The ‘Land of Yellow Robes’ aptly derives its name from the fact that almost 90% of the Thailand populace believes in Buddhism!
Hues of yellow flowing robes, rhythmic chants of Om, prayer flags, and smiles would instantly remind anyone of Thailand. Buddhism shapes the general way of life in Thailand, from art and architecture to festivals and folklore to philosophy, literature, and culture. Journey with us into living like a Monk in Thailand and understanding life with Buddhism.
Did you know that the Royal King Bhumibol Adulyadej and Royal King Vajiralongkorn of Thailand too, have lived a monk’s life?
Yes, Thai tradition calls for all men to live the life of a Monk in Thailand and this includes even royalty. Thailand’s constitution clearly denotes that the King of Thailand must be a believer in Buddhism and uphold the religious values and beliefs of Buddhism.
All Thai men enter into monkhood after the age of 20. Very often, younger boys in yellow robes are spotted. These young ones are novices who live at Buddhist temples; training, helping, and working at the temples to eventually become monks.
Living like a Monk in Thailand is crucial to all Thai men, as it symbolizes their dedication to Buddhism.
Monkhood in Thailand is considered as the highest form of attaining goodwill or karma for the family. Living like a monk in Thailand does not mean giving up the rest of your life or abstaining completely. Thai men enter the monkhood for a day, a few weeks, months, or on choice for the rest of their lives.
Several Thai families even arrange for marriages only on the condition that the man is ordained as a monk – PHRA. In fact, it is absolutely normal to take an official leave from work or business to live like a monk in Thailand.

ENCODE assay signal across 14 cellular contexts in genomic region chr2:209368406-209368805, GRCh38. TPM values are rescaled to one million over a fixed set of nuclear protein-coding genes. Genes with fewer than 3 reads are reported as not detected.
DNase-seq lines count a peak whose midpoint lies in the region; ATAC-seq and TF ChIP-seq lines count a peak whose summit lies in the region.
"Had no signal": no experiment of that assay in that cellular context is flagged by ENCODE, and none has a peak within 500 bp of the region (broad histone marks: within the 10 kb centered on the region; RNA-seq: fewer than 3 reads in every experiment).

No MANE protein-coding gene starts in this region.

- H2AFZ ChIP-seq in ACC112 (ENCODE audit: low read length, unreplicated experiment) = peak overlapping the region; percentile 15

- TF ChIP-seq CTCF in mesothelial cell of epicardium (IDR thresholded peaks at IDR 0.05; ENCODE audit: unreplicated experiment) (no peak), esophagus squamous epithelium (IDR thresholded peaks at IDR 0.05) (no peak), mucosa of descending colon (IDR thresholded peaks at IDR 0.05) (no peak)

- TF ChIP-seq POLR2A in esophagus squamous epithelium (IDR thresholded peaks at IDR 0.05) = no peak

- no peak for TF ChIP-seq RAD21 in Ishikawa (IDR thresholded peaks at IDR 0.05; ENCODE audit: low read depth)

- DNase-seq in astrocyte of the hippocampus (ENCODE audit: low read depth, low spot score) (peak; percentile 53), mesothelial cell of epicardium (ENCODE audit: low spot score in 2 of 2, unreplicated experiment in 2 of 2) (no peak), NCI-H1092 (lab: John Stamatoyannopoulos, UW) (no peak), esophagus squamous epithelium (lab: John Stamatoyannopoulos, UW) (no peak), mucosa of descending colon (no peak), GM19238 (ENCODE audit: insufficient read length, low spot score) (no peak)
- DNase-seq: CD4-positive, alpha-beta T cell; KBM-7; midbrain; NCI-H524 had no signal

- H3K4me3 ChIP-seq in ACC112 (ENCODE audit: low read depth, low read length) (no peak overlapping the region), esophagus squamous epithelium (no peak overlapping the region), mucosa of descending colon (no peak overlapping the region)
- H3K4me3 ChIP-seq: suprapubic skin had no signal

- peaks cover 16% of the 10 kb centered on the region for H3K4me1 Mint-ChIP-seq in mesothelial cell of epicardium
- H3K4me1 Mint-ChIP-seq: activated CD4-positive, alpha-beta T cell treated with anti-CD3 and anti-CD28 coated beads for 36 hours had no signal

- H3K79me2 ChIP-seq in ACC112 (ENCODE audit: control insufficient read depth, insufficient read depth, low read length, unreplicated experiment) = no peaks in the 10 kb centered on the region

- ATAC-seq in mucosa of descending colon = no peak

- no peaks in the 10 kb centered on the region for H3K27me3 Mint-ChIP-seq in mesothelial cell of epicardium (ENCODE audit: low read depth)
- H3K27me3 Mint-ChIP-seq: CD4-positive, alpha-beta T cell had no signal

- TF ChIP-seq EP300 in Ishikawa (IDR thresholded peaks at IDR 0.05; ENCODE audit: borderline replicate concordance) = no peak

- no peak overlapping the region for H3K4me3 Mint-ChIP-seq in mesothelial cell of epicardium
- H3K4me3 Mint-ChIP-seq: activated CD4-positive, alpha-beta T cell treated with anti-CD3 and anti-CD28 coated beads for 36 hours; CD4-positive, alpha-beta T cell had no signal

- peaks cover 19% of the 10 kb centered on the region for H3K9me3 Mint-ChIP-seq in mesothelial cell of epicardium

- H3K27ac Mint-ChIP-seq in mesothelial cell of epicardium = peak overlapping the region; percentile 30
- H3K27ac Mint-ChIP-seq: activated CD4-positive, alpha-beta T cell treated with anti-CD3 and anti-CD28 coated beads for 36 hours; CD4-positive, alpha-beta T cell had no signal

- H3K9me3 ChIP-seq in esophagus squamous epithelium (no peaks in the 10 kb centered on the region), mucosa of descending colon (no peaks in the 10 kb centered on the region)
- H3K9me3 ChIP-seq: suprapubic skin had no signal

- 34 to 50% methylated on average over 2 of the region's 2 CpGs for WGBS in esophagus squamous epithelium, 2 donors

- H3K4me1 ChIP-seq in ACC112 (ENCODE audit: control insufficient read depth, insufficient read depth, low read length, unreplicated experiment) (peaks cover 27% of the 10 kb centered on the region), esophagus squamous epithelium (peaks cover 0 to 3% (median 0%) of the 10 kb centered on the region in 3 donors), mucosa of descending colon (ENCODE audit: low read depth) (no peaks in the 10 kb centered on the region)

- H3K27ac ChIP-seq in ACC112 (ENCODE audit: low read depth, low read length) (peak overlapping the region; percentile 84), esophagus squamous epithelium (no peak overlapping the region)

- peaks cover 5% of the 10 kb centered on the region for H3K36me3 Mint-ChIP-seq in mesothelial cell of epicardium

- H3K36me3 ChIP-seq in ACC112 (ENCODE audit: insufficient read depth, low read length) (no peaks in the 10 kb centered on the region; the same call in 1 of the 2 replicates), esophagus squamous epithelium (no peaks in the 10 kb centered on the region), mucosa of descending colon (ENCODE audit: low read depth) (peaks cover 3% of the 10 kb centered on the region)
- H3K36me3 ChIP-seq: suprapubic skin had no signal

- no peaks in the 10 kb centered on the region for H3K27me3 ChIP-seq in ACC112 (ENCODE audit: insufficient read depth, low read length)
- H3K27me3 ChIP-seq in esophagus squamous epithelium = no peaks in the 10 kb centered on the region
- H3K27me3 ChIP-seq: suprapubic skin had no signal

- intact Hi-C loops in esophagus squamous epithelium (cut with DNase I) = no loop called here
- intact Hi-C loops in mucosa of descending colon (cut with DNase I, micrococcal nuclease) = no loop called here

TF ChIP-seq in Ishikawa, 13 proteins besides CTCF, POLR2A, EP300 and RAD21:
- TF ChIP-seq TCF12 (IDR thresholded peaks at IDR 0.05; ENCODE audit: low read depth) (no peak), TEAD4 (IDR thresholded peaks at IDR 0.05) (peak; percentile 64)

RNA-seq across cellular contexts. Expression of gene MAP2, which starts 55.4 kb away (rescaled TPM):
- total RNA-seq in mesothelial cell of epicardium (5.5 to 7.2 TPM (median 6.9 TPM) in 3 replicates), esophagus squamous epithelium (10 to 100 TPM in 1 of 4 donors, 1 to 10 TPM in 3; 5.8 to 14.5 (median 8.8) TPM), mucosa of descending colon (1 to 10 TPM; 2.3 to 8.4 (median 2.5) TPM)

History of Buddhism and Buddhist Monks in Thailand
The year or century of origin of Buddhism in Thailand is debatable. However, we can comfortably say the religion has been governing the lives of Thai people for eons. Thailand believes and follows the principles of Theravada Buddhism or Southern Buddhism. Known as the ‘School or Doctrine of the Elders’, Theravada Buddhism insists on a strict observance of the Vinaya Monastic code which has 227 rules and 5 precepts. These strict rules ensure that women are to never come in close contact with monks. This is why Thailand’s public transport ensures to have reserved seating for monks, where women are not allowed.
Spirituality, self-discipline, self -actualization, pure thought, pure deeds, and meditation are the guiding philosophies of Theravada Buddhism.
Wat’s in Thailand; Home of the Buddhist Monks
Buddhist monks live in the ‘WATS’; temple or monastery. Thailand has almost 29,000 beautiful and serene Buddhist Wats across the country. These temples typically shape the lifestyles of the rural and urban areas they’re located in.
The oldest and largest temple complex is Wat Pho; home of the 46-meter long reclining Buddha statue. Visiting these Thai temples must absolutely be on your itinerary and so is maintaining decorum at the Wats.
Understanding the Bhikku Sangha in Thailand
The Holy Order of Buddhist monks in Thailand is known as the Bhikku Sangha with close to 200 to 300,000 monks at any point in time. The Supreme Patriarch is the chief of the Sangha Supreme Council that governs Buddhism in Thailand. Monks can enter the Sangha Supreme Council only after several years of dedicated spiritual study and social work.